During the opening reception, Creativity Explored and San Francisco T-shirt company Road Twenty Two will celebrate the release of four new art fashion T-shirts to coincide with artists’ work included in Nine Hearts Exploring. Andrew Li’s Tiger drawing and Camille Holvoet’s signature Ferris Wheel are two of the anticipated designs. Road Twenty-Two’s mission emphasizes sustainable, American production and employing previously incarcerated and homeless women, a socially conscious ethos that makes it well suited for stepping into politics.

Intricate, colorful, and full of variety, Nine Hearts Exploring is a collection of artworks worthy of the title. And, with the release of several new art T-shirts, you can wear your “heART” on your sleeve!



Opening reception:
Saturday, June 16, 2018
4:00 pm to 6:00 pm

Way Bay 2

June 13 - September 2, 2018

Venue
UC Berkeley Art Museum & Pacific Film Archive

Location
Berkeley, California

Overload by Conrad Ruiz, 2009, watercolor on canvas, 77 x 110 inches, BAMPFA, gift of the artist and Neil LeDoux

We are delighted to announce that work by Evelyn Reyes is included in the Way Bay 2 exhibition at the Berkeley Art Museum.

The second iteration of an innovatively organized exhibition of art, film, performance, poetry, and archival materials, Way Bay 2 continues the wide-ranging exploration of the creative energies that have emerged from the San Francisco Bay Area over two centuries.

The exhibition features almost two hundred works by Bay Area artists and others whose work engages directly with the region’s geographic and cultural landscape. Dozens of works not seen in the first iteration of the exhibition are on view, including pieces by Rosie Lee Tompkins, Larry Sultan, Frank Moore, Ajit Chauhan, Nicole Phungrasamee Fein, Conrad Ruiz, and Lewis Watts as well as films by Jordan Belson, Lawrence Jordan, and Chick Strand.

Ranging in historical scope from the early nineteenth century to the present, the exhibition explores the enduring themes and powerful artistic voices that have emerged from the Bay Area across times and cultures, highlighting transhistorical affinities among the many artists, filmmakers, authors, and other creative practitioners who have drawn inspiration from the region’s distinctive character. Rather than a conventional historical survey, Way Bay 2 is an open-ended and provocative attempt to reveal hidden currents and connections among works from disparate times, cultures, and communities.

When visiting the Way Bay 2 exhibition, look for work by former Creativity Explored artist Evelyn Reyes:


Untitled (Blue Carrots), 2007 by Evelyn Reyes, oil pastel on paper, 11.25 x 17 inches



UC Berkeley Art Museum & Pacific Film Archive
2155 Center Street
Berkeley, CA 94704

June 1-28, 2018

Venue
San Francisco Zen Center

Location
300 Page Street, San Francisco, CA 94102

Untitled by Samedi Djeimguero © 2018 Creativity Explored Licensing, LLC, mixed media on paper, 22 x 30 inches

David Prowler, President of CE's Board of Directors, curated this new exhibition to connect Creativity Explored and the San Francisco Zen Center.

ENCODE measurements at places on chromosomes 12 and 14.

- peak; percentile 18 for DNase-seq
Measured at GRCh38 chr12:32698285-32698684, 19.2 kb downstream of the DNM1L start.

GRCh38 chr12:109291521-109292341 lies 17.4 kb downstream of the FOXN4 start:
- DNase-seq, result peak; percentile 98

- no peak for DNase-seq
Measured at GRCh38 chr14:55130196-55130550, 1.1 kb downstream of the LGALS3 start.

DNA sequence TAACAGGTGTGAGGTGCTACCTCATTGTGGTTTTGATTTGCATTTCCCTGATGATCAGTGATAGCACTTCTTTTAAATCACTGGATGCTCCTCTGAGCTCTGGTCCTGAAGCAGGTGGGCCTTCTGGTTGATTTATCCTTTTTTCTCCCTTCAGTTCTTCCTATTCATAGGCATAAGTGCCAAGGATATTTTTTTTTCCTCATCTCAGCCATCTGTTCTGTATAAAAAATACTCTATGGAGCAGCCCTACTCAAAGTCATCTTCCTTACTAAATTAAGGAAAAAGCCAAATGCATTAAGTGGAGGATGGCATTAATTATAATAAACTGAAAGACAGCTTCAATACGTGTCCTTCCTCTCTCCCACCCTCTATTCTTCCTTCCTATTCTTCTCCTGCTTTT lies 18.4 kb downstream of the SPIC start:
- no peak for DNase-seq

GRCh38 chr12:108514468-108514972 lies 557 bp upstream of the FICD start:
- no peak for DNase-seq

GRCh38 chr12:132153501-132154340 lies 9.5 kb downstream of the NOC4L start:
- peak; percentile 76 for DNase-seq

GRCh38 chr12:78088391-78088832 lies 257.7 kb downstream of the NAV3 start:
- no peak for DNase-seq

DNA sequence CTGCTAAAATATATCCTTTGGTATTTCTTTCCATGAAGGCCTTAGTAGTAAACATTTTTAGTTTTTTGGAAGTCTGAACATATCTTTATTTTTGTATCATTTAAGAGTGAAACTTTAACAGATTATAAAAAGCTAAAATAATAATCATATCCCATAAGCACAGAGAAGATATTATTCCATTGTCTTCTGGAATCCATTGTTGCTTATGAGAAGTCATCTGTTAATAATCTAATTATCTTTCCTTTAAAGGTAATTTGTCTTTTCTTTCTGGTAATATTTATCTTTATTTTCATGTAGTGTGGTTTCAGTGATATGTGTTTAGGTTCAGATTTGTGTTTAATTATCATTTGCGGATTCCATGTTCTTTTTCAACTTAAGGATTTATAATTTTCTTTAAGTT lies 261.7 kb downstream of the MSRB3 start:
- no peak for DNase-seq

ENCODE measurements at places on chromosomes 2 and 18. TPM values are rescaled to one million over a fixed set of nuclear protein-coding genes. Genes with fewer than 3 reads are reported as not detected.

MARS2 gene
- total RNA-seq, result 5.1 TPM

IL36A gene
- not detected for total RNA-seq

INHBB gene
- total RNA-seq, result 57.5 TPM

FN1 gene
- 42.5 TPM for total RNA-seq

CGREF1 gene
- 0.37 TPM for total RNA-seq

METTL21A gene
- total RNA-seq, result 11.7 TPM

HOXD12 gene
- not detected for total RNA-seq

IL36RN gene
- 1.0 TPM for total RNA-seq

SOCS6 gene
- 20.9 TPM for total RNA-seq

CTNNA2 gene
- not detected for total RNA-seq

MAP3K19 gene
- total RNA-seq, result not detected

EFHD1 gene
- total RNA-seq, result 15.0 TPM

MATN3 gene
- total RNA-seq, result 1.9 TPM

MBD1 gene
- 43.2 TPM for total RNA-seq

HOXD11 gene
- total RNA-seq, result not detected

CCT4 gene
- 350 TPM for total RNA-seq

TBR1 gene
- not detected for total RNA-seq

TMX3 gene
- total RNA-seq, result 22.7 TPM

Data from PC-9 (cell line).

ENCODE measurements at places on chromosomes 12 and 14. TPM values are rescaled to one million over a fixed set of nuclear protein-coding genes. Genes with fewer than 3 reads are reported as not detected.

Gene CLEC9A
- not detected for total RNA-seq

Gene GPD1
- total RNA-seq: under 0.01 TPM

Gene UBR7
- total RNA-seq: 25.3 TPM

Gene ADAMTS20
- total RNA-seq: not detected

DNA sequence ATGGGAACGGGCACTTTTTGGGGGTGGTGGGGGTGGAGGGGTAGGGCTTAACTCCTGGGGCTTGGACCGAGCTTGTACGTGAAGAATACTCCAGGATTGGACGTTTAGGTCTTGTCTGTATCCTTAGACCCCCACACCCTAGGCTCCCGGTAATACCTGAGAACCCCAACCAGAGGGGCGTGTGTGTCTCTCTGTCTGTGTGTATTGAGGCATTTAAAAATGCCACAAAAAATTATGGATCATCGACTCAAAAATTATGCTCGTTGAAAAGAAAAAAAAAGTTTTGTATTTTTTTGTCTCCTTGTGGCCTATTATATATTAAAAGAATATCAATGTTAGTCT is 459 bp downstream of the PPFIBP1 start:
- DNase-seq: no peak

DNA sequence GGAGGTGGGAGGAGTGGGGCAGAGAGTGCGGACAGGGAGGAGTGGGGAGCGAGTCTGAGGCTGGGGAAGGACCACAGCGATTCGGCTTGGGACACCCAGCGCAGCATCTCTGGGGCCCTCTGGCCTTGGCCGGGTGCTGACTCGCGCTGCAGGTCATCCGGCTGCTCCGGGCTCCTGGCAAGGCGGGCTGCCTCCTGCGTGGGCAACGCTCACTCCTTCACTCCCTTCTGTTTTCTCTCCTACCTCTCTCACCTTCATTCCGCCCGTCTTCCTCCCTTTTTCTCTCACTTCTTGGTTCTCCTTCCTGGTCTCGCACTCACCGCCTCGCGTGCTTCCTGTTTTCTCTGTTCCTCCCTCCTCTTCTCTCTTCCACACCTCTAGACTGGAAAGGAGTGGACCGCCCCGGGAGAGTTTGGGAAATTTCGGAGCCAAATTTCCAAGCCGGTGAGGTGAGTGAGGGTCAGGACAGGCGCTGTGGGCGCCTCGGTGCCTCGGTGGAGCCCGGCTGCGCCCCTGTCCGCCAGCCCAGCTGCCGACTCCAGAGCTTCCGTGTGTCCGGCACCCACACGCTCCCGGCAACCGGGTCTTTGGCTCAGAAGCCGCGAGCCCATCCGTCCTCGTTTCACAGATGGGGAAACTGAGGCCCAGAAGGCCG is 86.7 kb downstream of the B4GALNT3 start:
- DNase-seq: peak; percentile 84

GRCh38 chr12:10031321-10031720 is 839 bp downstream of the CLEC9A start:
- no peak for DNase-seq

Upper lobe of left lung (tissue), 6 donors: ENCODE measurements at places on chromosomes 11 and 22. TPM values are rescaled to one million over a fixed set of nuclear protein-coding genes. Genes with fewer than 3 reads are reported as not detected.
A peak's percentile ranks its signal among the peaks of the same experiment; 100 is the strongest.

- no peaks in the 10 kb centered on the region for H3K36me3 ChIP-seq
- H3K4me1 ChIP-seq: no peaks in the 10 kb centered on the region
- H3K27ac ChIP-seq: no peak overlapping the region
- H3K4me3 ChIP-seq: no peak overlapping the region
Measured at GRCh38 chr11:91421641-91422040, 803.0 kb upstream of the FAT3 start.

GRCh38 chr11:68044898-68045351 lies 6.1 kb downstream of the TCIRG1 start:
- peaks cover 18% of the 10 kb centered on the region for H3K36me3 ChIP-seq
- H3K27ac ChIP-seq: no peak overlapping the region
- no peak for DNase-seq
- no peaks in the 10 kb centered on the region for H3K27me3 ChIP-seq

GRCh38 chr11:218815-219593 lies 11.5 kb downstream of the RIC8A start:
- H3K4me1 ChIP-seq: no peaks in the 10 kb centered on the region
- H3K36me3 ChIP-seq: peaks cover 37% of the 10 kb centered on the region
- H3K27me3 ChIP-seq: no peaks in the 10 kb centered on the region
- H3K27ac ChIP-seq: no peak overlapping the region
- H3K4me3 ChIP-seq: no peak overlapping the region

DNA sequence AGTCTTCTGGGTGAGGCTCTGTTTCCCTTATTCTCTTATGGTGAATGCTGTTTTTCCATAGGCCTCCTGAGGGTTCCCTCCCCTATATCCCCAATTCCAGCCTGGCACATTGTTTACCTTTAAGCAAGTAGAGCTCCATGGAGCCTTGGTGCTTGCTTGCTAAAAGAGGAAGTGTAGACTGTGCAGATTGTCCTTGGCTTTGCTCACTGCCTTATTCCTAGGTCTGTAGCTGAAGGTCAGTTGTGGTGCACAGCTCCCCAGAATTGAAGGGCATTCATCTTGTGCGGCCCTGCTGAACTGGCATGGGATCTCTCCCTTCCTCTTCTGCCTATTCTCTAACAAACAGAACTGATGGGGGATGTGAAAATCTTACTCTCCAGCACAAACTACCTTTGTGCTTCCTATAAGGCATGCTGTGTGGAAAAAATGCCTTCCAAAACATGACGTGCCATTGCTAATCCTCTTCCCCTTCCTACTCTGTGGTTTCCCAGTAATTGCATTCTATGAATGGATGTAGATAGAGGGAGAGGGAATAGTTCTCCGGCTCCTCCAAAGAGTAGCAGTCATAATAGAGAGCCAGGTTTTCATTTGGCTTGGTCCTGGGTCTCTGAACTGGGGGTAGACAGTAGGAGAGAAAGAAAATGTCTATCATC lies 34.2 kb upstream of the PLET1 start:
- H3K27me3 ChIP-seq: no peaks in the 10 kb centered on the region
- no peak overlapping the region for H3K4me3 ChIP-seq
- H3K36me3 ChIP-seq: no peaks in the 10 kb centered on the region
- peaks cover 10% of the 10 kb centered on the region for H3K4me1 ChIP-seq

Both institutions offer unique ways to see and experience the world beyond the "in your face" workaday one.

The artwork was chosen to give a glimpse of a transcendent reality--one that is embodied in the spirit and legacy of both institutions.

The included artworks represent the beginnings of a dialog about transcendence that Prowler hopes will resonate into the future.

TRANSCENDENT features artwork by Samedi Djeimguero, Ricardo Estella, John Patrick McKenzie, Lance Rivers, Kevin Roach, Yukari Sakura, Hung Kei Shiu, Ana Maria Vidalon, Richard Wright, and Alexander Yeap.



Opening Reception
Friday, June 1, 2018
7:30 pm to 9:00 pm

Way Bay

January 17 - June 3, 2018

Venue
UC Berkeley Art Museum & Pacific Film Archive

Location
Berkeley, California

Emma Michalitschke: Yosemite Landscape, 1913; oil on canvas; 50 x 44 in.; gift of Emma Michalitschke.

We are proud to announce that three artworks by Creativity Explored artists are included in the Way Bay exhibition at the Berkeley Art Museum.

Way Bay is a sweeping exploration of the creative energies that have emerged from the San Francisco Bay Area over the past two centuries. An innovatively organized exhibition of art and film, plus poetry, performance documentation, and archival materials, Way Bay features nearly two hundred works that reveal the depth and diversity of artists’ engagement with the region’s geographic, social, and cultural landscape.

The exhibition takes a nonlinear form and is organized around diverse poetic themes that cut across time periods, media, styles, and artistic cultures, bringing together voices from a wide range of practices and representing diverse communities and sensibilities.

Works by artists and filmmakers such as Bruce Baillie, Lutz Bacher, Joan Brown, Bruce Conner, Jay DeFeo, Enrique Chagoya, Richard Diebenkorn, Ernie Gehr, Saburo Hasegawa, Sargent Johnson, Joanne Leonard, Chiura Obata, Helen Clark Oldfield, Joe Overstreet, Alice Anne Parker Stevenson, Rosie Lee Tompkins, Carlos Villa, and many others are juxtaposed throughout the exhibition.

In contrast to a conventional historical survey, Way Bay is organized to suggest poetic currents and connections among works from disparate cultures and communities, highlighting transhistorical affinities among artists, filmmakers, authors, and other creative practitioners who have contributed to—and drawn inspiration from—the region’s distinctive character.

When visiting the Way Bay exhibition, look for these three works by Creativity Explored artists:

 
Subway Tunnel, 2009 by Lance Rivers; ink watercolor and graphite on mat board, 5 x 7 inches; collection of Leeza Doriean and John Phillips, San Francisco



Untitled, c. 2008 by Mary Belknap; Sharpie marker and felt-tip pen on paper; 25 x 19.5 inches


Untitled (Blue Carrots), 2007 by Evelyn Reyes; oil pastel on paper, 11.25 x 17 inches



UC Berkeley Art Museum & Pacific Film Archive
2155 Center Street
Berkeley, CA 94704